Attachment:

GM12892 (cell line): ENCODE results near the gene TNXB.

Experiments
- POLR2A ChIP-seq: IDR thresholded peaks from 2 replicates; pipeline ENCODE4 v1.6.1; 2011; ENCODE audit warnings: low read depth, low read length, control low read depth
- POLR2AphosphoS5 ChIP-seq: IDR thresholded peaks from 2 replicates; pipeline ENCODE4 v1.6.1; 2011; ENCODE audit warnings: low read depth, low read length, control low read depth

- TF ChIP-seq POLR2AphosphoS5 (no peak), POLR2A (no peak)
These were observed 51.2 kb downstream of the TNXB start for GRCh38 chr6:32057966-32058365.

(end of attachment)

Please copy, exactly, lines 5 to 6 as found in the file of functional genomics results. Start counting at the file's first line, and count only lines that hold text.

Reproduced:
- TF ChIP-seq POLR2AphosphoS5 (no peak), POLR2A (no peak)
These were observed 51.2 kb downstream of the TNXB start for GRCh38 chr6:32057966-32058365.